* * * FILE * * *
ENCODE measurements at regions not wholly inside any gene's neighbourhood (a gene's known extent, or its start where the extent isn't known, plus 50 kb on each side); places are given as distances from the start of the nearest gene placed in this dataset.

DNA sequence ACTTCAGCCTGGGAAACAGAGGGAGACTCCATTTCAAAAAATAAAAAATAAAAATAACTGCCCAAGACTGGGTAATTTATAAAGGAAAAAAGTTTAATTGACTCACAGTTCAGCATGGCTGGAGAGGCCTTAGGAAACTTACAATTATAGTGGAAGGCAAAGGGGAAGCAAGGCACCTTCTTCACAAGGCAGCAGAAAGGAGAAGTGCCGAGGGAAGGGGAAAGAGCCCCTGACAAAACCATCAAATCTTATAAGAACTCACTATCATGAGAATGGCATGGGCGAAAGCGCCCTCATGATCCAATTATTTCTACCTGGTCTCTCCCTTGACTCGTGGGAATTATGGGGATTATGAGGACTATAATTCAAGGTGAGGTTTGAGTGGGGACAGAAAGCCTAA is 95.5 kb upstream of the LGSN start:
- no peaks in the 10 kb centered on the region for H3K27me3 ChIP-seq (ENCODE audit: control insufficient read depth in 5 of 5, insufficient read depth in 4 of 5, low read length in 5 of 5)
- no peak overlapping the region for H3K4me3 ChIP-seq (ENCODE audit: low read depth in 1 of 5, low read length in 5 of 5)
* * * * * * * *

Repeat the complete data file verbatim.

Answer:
ENCODE measurements at regions not wholly inside any gene's neighbourhood (a gene's known extent, or its start where the extent isn't known, plus 50 kb on each side); places are given as distances from the start of the nearest gene placed in this dataset.

DNA sequence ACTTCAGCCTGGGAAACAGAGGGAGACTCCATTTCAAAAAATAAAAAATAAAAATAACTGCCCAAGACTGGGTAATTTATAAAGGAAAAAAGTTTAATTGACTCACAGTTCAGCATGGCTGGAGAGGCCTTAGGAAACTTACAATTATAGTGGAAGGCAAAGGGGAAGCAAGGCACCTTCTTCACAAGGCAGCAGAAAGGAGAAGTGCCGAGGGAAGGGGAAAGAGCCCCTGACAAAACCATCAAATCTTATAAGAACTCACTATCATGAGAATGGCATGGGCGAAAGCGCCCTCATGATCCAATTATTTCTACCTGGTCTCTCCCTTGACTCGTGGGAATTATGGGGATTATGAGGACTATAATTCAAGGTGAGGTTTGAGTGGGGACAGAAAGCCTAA is 95.5 kb upstream of the LGSN start:
- no peaks in the 10 kb centered on the region for H3K27me3 ChIP-seq (ENCODE audit: control insufficient read depth in 5 of 5, insufficient read depth in 4 of 5, low read length in 5 of 5)
- no peak overlapping the region for H3K4me3 ChIP-seq (ENCODE audit: low read depth in 1 of 5, low read length in 5 of 5)